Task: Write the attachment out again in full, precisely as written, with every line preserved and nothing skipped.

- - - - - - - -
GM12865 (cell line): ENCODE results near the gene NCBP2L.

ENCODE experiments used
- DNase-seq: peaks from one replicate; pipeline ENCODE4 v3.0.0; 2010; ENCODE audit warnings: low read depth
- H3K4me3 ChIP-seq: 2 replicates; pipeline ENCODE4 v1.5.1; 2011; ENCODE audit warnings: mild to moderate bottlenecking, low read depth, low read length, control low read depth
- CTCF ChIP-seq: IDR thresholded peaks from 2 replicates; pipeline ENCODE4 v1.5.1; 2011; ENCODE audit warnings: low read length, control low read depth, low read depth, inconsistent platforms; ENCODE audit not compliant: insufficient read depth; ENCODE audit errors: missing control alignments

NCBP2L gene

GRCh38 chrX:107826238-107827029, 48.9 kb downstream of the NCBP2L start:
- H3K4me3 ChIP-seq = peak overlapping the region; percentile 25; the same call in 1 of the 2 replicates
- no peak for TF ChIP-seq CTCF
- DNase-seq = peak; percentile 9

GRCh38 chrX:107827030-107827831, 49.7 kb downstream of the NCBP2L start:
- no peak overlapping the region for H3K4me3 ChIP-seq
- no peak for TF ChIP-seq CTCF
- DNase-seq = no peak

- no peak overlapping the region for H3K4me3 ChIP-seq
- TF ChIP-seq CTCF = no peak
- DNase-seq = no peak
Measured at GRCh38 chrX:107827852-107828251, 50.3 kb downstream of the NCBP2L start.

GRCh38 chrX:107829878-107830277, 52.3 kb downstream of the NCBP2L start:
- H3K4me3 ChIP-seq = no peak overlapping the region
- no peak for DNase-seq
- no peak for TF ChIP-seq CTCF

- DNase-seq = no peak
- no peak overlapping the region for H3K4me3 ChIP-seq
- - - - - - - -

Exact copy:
GM12865 (cell line): ENCODE results near the gene NCBP2L.

ENCODE experiments used
- DNase-seq: peaks from one replicate; pipeline ENCODE4 v3.0.0; 2010; ENCODE audit warnings: low read depth
- H3K4me3 ChIP-seq: 2 replicates; pipeline ENCODE4 v1.5.1; 2011; ENCODE audit warnings: mild to moderate bottlenecking, low read depth, low read length, control low read depth
- CTCF ChIP-seq: IDR thresholded peaks from 2 replicates; pipeline ENCODE4 v1.5.1; 2011; ENCODE audit warnings: low read length, control low read depth, low read depth, inconsistent platforms; ENCODE audit not compliant: insufficient read depth; ENCODE audit errors: missing control alignments

NCBP2L gene

GRCh38 chrX:107826238-107827029, 48.9 kb downstream of the NCBP2L start:
- H3K4me3 ChIP-seq = peak overlapping the region; percentile 25; the same call in 1 of the 2 replicates
- no peak for TF ChIP-seq CTCF
- DNase-seq = peak; percentile 9

GRCh38 chrX:107827030-107827831, 49.7 kb downstream of the NCBP2L start:
- no peak overlapping the region for H3K4me3 ChIP-seq
- no peak for TF ChIP-seq CTCF
- DNase-seq = no peak

- no peak overlapping the region for H3K4me3 ChIP-seq
- TF ChIP-seq CTCF = no peak
- DNase-seq = no peak
Measured at GRCh38 chrX:107827852-107828251, 50.3 kb downstream of the NCBP2L start.

GRCh38 chrX:107829878-107830277, 52.3 kb downstream of the NCBP2L start:
- H3K4me3 ChIP-seq = no peak overlapping the region
- no peak for DNase-seq
- no peak for TF ChIP-seq CTCF

- DNase-seq = no peak
- no peak overlapping the region for H3K4me3 ChIP-seq